Warren Beatty's fascinating, flawed biopic of Howard Hughes

Product Overview

Overall rating:

Score 7

Product:

Rules Don’t Apply

In 1959, Warren Beatty was a struggling young actor with only a handful of minor TV appearances to his name. Perhaps coincidentally, the events of Rules Don’t Apply mostly take place during that same year, when a number of people – starlets, politicians, businessmen and lowly chauffeurs; some real, some imagined – are pulled into Howard Hughes’ orbit. You could be forgiven for thinking that Rules Don’t Apply – Beatty’s first film since 2001 – is really two different films. Is it a love story with a study of an ageing Hollywood monarch tacked on; or an ageing Hollywood monarch’s satire about another ageing Hollywood monarch with a love story bolted on? Considering the year in which it is set, how much of it is also rooted in Beatty’s own formative years in Los Angeles?

Either way, Rules Don’t Apply spends its first act detailing the budding – though strictly forbidden – romance between Marla Mabrey (Lily Collins), one of the many actresses Hughes kept under contract at RKO, and Frank Forbes (Alden Ehrenreich), a driver employed by Hughes’ organization. It’s sprightly stuff, with some good comedy from Annette Bening as Marla’s devout mother and Matthew Broderick as Forbes’ wily mentor Levar. Then Hughes appears, sort of. We see him in shadow for the most part, sitting in hotel bungalows, listening to illicit tape recordings he’s made of conversations with employees, with Marla. Richard Nixon in Mulholland Drive.

If Frank, Marla and Levar are all engaged in lightly comedic pursuits, Hughes is night to their day: unpredictable, stubborn, paranoid. Ehrenreich (Disney’s young Han Solo) and Collins are both charming but framkly they’re amuse-bouches for Beatty’s bone-in prime rib. Beatty reminded me a little of Daniel Day Lewis in Scorsese’s Gangs Of New York, insofar as Day Lewis was clearly acting in a completely different film to everyone else. Here is a man who leaves hotels via the kitchens, under a blanket, strapped to a stretcher. There are some illusions to Donald Trump – another volatile man of significant wealth and unconventional business practices – but really Beatty’s Hughes feels like a continuation of the formidable, single-minded characters he has always excelled at, from Clyde Barrow through to John McCable, Dick Tracy, Bugsy Siegel or Senator Jay Bulworth.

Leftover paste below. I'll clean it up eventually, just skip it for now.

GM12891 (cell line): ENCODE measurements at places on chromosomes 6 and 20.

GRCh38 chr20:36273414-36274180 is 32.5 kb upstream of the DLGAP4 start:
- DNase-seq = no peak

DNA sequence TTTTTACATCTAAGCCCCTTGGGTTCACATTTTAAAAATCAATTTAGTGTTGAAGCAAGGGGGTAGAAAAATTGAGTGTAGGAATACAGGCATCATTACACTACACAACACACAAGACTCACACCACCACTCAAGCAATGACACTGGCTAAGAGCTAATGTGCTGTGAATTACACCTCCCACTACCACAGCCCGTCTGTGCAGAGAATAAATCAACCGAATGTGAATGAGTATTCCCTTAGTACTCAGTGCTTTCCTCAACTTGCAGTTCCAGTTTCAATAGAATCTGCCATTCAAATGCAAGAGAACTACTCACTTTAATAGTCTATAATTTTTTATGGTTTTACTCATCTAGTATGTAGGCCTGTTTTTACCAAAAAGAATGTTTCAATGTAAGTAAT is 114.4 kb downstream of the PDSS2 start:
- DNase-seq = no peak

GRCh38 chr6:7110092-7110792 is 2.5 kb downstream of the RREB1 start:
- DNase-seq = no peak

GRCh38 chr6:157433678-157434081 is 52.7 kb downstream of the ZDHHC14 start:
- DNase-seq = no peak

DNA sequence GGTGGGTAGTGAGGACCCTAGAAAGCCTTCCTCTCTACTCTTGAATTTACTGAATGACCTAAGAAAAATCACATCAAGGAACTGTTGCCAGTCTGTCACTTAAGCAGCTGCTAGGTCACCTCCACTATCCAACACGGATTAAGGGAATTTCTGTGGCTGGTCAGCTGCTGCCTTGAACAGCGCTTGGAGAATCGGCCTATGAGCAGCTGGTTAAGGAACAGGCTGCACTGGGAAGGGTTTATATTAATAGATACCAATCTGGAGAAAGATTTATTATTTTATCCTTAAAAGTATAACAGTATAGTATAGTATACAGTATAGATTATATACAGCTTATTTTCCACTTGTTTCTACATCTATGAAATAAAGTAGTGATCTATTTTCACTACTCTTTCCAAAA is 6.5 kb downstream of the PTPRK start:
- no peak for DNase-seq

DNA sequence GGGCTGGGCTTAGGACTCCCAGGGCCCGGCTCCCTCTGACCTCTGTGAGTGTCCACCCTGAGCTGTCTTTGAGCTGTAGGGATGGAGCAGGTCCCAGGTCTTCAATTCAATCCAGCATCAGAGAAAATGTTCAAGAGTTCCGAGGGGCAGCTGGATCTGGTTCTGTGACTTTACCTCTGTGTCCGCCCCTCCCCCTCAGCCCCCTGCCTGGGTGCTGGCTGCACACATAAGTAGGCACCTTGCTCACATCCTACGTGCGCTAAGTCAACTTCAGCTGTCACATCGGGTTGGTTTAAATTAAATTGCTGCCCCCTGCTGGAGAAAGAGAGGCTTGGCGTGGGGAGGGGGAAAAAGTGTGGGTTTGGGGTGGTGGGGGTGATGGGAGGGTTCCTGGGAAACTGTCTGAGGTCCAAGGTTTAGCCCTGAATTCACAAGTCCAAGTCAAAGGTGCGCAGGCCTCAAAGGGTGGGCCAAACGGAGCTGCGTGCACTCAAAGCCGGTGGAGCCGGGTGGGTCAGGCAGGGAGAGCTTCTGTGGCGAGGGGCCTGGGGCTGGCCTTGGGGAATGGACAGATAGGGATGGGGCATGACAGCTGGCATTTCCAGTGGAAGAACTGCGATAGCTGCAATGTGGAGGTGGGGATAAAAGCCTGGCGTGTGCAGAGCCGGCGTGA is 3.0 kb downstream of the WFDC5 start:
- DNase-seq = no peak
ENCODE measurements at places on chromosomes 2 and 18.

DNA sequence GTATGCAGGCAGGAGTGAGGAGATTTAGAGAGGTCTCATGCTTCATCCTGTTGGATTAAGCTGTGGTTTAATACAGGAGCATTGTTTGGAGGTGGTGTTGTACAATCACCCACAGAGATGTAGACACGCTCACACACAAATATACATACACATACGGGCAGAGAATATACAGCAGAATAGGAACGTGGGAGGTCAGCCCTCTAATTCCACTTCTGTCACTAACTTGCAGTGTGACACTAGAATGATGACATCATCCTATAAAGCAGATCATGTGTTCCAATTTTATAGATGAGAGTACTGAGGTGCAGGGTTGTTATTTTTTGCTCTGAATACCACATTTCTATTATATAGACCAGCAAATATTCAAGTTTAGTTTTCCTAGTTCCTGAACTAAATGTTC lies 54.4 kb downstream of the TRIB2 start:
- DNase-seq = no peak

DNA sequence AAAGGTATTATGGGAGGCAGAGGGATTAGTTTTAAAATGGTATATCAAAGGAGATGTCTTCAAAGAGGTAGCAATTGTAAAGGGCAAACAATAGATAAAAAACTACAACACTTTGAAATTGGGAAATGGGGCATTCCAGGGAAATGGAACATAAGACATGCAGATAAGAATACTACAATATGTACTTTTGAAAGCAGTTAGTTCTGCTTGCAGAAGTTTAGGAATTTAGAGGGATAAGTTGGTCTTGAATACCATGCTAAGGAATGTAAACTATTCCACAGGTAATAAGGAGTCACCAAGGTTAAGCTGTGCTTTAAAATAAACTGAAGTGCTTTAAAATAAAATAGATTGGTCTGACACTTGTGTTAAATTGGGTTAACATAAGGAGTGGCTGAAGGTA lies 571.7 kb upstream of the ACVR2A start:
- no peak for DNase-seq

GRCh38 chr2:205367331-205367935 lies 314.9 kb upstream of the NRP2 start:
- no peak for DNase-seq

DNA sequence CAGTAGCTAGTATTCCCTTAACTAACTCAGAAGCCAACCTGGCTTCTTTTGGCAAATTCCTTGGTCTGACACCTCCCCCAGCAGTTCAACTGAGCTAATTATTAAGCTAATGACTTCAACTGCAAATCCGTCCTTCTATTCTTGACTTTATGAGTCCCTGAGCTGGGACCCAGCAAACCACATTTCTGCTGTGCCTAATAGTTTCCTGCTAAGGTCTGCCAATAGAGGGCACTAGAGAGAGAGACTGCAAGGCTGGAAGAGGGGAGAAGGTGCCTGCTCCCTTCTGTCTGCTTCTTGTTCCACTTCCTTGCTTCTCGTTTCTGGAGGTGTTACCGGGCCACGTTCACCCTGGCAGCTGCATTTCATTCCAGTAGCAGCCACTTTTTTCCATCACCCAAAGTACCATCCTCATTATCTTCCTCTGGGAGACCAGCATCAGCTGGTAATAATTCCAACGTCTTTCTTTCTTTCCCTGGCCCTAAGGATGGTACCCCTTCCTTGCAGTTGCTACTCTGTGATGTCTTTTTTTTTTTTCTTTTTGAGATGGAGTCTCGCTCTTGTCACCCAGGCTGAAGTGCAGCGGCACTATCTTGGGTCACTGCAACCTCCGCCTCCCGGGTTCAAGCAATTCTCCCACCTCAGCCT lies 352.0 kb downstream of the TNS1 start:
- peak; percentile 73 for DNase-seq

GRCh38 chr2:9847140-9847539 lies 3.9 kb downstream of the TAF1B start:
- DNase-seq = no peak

Follow me on Twitter @MichaelBonner

The May 2017 issue of Uncut is now on sale in the UK – featuring our cover story on Buckingham Nicks. Elsewhere in the issue, there’s interviews with Elastica, Mac DeMarco, John Lydon and Mike Love. We take a trip to Morocco – North African destination of The Beatles, Stones, Hendrix and more – and look back at the life of Laura Nyro. Our free CD collects great new tracks from Father John Misty, Mark Lanegan Band, Fairport Convention, Thundercat and more. The issue also features Wire on their best recorded work. Plus Future Islands, Lemon Twigs, Sleaford Mods, Rod Stewart, Bob Dylan, Willie Nelson, T.Rex, Cosey Fanni Tutti and more, plus 131 reviews

Uncut: the past, present and future of great music.